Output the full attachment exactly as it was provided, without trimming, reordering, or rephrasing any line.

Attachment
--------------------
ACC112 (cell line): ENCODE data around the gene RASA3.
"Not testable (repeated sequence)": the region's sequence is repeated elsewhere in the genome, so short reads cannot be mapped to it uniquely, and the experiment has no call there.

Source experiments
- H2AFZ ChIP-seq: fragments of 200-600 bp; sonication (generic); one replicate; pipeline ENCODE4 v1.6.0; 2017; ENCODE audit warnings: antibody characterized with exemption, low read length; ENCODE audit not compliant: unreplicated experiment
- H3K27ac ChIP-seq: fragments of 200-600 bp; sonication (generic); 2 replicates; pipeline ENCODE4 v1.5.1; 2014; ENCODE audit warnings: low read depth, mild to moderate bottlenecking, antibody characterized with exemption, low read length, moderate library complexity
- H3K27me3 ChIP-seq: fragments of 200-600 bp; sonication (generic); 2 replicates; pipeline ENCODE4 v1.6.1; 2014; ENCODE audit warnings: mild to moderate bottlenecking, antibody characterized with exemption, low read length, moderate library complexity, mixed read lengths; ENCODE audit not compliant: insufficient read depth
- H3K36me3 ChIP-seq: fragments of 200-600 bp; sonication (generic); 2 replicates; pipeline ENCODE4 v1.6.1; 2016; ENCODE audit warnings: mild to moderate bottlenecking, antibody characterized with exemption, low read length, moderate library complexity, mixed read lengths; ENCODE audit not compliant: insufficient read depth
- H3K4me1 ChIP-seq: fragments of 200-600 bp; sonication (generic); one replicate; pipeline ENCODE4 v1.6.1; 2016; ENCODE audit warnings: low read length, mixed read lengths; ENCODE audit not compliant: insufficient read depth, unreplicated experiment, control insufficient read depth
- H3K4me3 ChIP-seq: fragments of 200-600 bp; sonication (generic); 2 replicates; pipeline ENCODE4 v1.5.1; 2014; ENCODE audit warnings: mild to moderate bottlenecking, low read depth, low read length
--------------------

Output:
ACC112 (cell line): ENCODE data around the gene RASA3.
"Not testable (repeated sequence)": the region's sequence is repeated elsewhere in the genome, so short reads cannot be mapped to it uniquely, and the experiment has no call there.

Source experiments
- H2AFZ ChIP-seq: fragments of 200-600 bp; sonication (generic); one replicate; pipeline ENCODE4 v1.6.0; 2017; ENCODE audit warnings: antibody characterized with exemption, low read length; ENCODE audit not compliant: unreplicated experiment
- H3K27ac ChIP-seq: fragments of 200-600 bp; sonication (generic); 2 replicates; pipeline ENCODE4 v1.5.1; 2014; ENCODE audit warnings: low read depth, mild to moderate bottlenecking, antibody characterized with exemption, low read length, moderate library complexity
- H3K27me3 ChIP-seq: fragments of 200-600 bp; sonication (generic); 2 replicates; pipeline ENCODE4 v1.6.1; 2014; ENCODE audit warnings: mild to moderate bottlenecking, antibody characterized with exemption, low read length, moderate library complexity, mixed read lengths; ENCODE audit not compliant: insufficient read depth
- H3K36me3 ChIP-seq: fragments of 200-600 bp; sonication (generic); 2 replicates; pipeline ENCODE4 v1.6.1; 2016; ENCODE audit warnings: mild to moderate bottlenecking, antibody characterized with exemption, low read length, moderate library complexity, mixed read lengths; ENCODE audit not compliant: insufficient read depth
- H3K4me1 ChIP-seq: fragments of 200-600 bp; sonication (generic); one replicate; pipeline ENCODE4 v1.6.1; 2016; ENCODE audit warnings: low read length, mixed read lengths; ENCODE audit not compliant: insufficient read depth, unreplicated experiment, control insufficient read depth
- H3K4me3 ChIP-seq: fragments of 200-600 bp; sonication (generic); 2 replicates; pipeline ENCODE4 v1.5.1; 2014; ENCODE audit warnings: mild to moderate bottlenecking, low read depth, low read length